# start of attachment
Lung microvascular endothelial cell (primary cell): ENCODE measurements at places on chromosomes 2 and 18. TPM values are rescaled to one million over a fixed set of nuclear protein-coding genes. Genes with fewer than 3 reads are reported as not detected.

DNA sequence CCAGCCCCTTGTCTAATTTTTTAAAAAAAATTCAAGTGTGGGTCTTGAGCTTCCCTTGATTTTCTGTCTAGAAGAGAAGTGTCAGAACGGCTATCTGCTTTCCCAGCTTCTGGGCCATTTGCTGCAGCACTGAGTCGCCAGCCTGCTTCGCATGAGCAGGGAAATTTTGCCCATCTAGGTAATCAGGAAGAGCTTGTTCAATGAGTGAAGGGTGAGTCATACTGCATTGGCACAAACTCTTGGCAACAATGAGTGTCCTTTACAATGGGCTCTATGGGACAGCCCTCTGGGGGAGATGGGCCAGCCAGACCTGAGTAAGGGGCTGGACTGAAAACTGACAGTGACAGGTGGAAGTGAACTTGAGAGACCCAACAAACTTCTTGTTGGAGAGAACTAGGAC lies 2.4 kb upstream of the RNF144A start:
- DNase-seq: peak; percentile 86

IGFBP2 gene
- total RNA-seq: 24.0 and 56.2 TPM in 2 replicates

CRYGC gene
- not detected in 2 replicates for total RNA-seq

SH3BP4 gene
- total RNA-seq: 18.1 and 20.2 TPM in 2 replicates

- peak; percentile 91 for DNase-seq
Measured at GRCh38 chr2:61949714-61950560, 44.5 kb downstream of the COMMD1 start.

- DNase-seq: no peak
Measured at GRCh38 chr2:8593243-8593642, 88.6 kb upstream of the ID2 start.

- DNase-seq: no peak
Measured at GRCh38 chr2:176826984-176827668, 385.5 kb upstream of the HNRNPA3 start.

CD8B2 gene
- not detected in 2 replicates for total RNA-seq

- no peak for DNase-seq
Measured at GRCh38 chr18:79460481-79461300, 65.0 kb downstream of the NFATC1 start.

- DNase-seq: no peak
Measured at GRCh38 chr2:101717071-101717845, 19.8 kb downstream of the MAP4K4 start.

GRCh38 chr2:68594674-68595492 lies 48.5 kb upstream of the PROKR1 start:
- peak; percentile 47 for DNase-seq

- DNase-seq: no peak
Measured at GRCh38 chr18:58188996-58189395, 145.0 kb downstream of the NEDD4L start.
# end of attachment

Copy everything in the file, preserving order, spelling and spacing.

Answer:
Lung microvascular endothelial cell (primary cell): ENCODE measurements at places on chromosomes 2 and 18. TPM values are rescaled to one million over a fixed set of nuclear protein-coding genes. Genes with fewer than 3 reads are reported as not detected.

DNA sequence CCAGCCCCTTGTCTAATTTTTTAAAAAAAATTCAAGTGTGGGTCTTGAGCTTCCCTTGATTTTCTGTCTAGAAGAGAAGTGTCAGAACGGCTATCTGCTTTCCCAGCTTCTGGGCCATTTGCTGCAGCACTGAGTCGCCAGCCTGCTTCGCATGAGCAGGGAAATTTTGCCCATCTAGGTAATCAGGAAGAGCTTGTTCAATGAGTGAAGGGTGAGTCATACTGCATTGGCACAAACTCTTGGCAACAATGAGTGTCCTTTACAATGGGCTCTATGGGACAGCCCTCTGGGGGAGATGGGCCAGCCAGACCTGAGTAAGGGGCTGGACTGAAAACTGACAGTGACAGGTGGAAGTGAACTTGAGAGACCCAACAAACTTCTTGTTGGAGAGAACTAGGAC lies 2.4 kb upstream of the RNF144A start:
- DNase-seq: peak; percentile 86

IGFBP2 gene
- total RNA-seq: 24.0 and 56.2 TPM in 2 replicates

CRYGC gene
- not detected in 2 replicates for total RNA-seq

SH3BP4 gene
- total RNA-seq: 18.1 and 20.2 TPM in 2 replicates

- peak; percentile 91 for DNase-seq
Measured at GRCh38 chr2:61949714-61950560, 44.5 kb downstream of the COMMD1 start.

- DNase-seq: no peak
Measured at GRCh38 chr2:8593243-8593642, 88.6 kb upstream of the ID2 start.

- DNase-seq: no peak
Measured at GRCh38 chr2:176826984-176827668, 385.5 kb upstream of the HNRNPA3 start.

CD8B2 gene
- not detected in 2 replicates for total RNA-seq

- no peak for DNase-seq
Measured at GRCh38 chr18:79460481-79461300, 65.0 kb downstream of the NFATC1 start.

- DNase-seq: no peak
Measured at GRCh38 chr2:101717071-101717845, 19.8 kb downstream of the MAP4K4 start.

GRCh38 chr2:68594674-68595492 lies 48.5 kb upstream of the PROKR1 start:
- peak; percentile 47 for DNase-seq

- DNase-seq: no peak
Measured at GRCh38 chr18:58188996-58189395, 145.0 kb downstream of the NEDD4L start.